This book was written during my stay in England (1992-1996) as an undergraduate and postgraduate student in Manchester a.k.a. “Cottonopolis”, “Warehouse City”, “Rainy City”, “Madchester”, “Mancunia” or, as mentioned in the book, “Redbrick” (which, in effect, is used as a metonymy for any grim city “up North”). To be precise, I spent my first year in Ormskirk (near Liverpool) so I do have some experience of living in a small town in the UK too.

I read for a BA in English studies at Edge Hill University (Edge Hill College at the time) and Manchester Metropolitan University, as well an MSc in Machine translation at UMIST‘s Language Engineering Department (UMIST merged with the Victoria University of Manchester in 2004).

The title of the book is a pun on the comedic play No Sex Please, We’re British. (Would you know that “Brutish”, according to the OED, is another word for “British”? I know, it fits like a glove in my case.)

If I was asked why I wrote it I would cite two terms: culture shock and culture gap. To be honest, I am hardly the first one to write a book about the British culture, which purports to be at once pungent and funny, from the viewpoint of a foreigner (albeit I may very well be the first Greek). A couple of favourites are George Mikes and Idries Shah (many more can be found in the book’s bibliography).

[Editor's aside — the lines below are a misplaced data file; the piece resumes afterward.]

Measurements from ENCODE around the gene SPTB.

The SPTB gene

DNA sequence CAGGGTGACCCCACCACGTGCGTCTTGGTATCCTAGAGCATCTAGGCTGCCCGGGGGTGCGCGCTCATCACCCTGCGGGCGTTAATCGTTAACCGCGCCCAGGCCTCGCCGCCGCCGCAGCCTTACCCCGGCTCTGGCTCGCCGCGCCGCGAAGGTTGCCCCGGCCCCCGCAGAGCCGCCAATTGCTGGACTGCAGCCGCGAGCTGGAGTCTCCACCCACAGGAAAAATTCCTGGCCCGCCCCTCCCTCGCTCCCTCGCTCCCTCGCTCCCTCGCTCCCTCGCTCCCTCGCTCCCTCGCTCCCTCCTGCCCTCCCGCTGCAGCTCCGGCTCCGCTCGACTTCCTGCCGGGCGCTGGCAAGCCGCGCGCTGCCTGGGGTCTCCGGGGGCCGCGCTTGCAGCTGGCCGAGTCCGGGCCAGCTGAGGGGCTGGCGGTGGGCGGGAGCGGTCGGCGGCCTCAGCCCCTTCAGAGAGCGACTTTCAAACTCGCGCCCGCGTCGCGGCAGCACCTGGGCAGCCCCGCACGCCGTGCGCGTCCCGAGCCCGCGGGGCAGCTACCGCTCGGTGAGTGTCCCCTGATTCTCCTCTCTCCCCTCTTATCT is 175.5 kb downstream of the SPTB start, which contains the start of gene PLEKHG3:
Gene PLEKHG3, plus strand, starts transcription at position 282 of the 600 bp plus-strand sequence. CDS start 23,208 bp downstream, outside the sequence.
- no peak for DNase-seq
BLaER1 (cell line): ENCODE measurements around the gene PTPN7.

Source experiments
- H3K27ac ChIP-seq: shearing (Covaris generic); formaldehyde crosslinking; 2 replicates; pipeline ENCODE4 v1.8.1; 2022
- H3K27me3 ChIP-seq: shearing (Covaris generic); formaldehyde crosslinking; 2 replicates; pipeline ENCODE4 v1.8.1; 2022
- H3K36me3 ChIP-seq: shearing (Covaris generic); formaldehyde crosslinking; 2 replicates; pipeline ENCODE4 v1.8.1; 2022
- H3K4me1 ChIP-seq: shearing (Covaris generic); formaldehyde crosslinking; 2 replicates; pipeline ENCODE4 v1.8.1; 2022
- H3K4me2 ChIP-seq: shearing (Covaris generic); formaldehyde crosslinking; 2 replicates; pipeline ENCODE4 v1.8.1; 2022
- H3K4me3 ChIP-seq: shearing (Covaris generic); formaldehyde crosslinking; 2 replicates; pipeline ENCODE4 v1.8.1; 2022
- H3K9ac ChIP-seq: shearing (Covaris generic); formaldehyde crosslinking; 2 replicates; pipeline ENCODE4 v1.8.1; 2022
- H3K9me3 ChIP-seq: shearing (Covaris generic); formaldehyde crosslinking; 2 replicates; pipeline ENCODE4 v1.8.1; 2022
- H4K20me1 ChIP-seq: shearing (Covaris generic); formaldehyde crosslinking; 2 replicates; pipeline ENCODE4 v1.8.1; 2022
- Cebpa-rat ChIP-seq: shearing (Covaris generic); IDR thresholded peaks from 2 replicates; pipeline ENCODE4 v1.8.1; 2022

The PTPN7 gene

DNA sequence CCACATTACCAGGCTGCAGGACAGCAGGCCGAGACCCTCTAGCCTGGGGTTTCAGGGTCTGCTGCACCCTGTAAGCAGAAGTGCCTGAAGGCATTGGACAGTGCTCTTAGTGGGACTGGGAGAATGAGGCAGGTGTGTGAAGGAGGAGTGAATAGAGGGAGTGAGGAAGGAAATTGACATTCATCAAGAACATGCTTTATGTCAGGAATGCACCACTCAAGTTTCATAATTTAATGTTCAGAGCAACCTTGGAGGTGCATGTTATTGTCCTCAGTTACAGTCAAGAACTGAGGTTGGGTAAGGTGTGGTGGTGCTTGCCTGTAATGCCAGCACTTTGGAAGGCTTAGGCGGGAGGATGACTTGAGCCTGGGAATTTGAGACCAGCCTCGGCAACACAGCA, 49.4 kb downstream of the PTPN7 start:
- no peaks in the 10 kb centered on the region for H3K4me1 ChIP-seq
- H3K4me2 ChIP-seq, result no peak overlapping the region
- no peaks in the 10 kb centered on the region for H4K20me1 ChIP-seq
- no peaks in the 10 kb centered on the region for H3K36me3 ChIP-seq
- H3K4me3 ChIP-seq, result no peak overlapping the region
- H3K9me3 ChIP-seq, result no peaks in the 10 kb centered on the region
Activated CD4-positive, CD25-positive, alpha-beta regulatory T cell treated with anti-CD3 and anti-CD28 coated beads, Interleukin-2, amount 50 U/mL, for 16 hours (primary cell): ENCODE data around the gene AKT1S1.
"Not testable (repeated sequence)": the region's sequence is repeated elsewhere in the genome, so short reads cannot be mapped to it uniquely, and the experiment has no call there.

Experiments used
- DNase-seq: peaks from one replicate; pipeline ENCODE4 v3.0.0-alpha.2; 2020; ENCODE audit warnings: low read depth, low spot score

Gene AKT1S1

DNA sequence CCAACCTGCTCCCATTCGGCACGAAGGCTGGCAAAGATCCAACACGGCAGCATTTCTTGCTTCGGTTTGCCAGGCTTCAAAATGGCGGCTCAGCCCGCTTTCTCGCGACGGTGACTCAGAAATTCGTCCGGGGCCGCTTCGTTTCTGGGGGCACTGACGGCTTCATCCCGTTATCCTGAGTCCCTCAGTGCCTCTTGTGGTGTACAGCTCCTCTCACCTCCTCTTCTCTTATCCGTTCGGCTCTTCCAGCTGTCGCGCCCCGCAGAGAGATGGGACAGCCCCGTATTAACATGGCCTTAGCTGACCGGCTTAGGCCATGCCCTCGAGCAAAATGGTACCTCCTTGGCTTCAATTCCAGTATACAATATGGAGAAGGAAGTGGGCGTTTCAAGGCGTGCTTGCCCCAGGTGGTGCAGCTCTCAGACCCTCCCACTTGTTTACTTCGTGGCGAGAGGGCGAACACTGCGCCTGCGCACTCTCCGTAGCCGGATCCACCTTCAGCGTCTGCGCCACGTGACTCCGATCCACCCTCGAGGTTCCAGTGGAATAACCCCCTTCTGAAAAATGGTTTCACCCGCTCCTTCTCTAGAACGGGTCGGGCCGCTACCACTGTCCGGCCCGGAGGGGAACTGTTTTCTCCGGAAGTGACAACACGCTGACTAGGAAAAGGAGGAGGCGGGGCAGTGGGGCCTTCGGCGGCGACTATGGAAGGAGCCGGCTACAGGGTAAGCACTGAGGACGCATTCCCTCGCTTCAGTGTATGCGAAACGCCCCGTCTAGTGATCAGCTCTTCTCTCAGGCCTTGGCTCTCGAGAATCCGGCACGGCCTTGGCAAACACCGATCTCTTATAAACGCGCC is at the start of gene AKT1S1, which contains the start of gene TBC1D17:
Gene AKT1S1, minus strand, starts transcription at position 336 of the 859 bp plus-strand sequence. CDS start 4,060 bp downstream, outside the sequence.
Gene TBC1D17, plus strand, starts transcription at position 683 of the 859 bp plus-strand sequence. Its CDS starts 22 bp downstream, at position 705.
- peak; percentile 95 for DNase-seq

During my stay I also took an interest in Buddhism which I studied and practiced in FWBO‘s (currently Triratna Buddhist Community) Manchester Buddhist Centre. It was interesting to see how the native psyche interacted with such concepts as metta bhavana, within the context of spiritual practice, and the inherent cultural difficulties of expressing emotion and cultivating loving-kindness.

The bulk of my insights is based to a great extent on my first-hand experience of British student life in Halls of Residence like Owen’s Park—my room was opposite Squirrels bar—as well as shared apartments), which can be succinctly epitomized in the following lyrics by Oasis:

I was looking for some action
But all I found was cigarettes and alcohol
You could wait for a lifetime
To spend your days in the sunshine…

Spiros Doikas at a cemetery near Owens Park, Manchester (1995).

Spiros Doikas at a cemetery near Owens Park, Manchester (1995).